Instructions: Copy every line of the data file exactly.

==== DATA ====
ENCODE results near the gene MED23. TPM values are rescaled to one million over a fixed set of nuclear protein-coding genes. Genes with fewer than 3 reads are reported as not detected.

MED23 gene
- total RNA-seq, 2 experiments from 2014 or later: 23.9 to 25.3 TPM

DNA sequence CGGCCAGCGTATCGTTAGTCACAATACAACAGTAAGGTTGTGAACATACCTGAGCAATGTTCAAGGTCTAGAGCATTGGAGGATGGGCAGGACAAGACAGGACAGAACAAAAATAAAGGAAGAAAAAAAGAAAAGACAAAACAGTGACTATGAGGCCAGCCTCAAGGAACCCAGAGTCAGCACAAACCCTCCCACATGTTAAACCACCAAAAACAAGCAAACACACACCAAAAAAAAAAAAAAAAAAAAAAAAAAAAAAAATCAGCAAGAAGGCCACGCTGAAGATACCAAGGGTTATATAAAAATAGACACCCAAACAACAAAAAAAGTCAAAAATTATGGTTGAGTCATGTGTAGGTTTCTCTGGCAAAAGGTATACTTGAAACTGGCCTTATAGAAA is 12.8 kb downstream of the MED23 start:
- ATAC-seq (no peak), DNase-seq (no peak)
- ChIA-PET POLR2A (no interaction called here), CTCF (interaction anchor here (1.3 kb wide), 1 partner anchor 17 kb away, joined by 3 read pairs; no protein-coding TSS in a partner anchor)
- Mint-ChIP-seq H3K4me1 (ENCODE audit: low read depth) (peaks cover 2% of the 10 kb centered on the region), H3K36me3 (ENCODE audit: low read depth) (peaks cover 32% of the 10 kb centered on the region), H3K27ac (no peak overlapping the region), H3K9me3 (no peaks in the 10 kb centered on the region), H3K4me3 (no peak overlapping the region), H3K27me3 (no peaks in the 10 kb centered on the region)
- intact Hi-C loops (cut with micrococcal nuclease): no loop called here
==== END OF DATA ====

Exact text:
ENCODE results near the gene MED23. TPM values are rescaled to one million over a fixed set of nuclear protein-coding genes. Genes with fewer than 3 reads are reported as not detected.

MED23 gene
- total RNA-seq, 2 experiments from 2014 or later: 23.9 to 25.3 TPM

DNA sequence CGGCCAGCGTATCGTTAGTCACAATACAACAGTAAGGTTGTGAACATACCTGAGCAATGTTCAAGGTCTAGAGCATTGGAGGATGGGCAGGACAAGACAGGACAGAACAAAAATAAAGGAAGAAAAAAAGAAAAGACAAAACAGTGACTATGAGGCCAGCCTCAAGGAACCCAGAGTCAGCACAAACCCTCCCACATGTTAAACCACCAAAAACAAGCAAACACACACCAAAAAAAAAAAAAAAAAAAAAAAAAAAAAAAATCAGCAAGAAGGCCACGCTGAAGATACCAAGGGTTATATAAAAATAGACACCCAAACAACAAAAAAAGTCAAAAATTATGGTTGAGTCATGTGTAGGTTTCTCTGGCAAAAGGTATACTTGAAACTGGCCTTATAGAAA is 12.8 kb downstream of the MED23 start:
- ATAC-seq (no peak), DNase-seq (no peak)
- ChIA-PET POLR2A (no interaction called here), CTCF (interaction anchor here (1.3 kb wide), 1 partner anchor 17 kb away, joined by 3 read pairs; no protein-coding TSS in a partner anchor)
- Mint-ChIP-seq H3K4me1 (ENCODE audit: low read depth) (peaks cover 2% of the 10 kb centered on the region), H3K36me3 (ENCODE audit: low read depth) (peaks cover 32% of the 10 kb centered on the region), H3K27ac (no peak overlapping the region), H3K9me3 (no peaks in the 10 kb centered on the region), H3K4me3 (no peak overlapping the region), H3K27me3 (no peaks in the 10 kb centered on the region)
- intact Hi-C loops (cut with micrococcal nuclease): no loop called here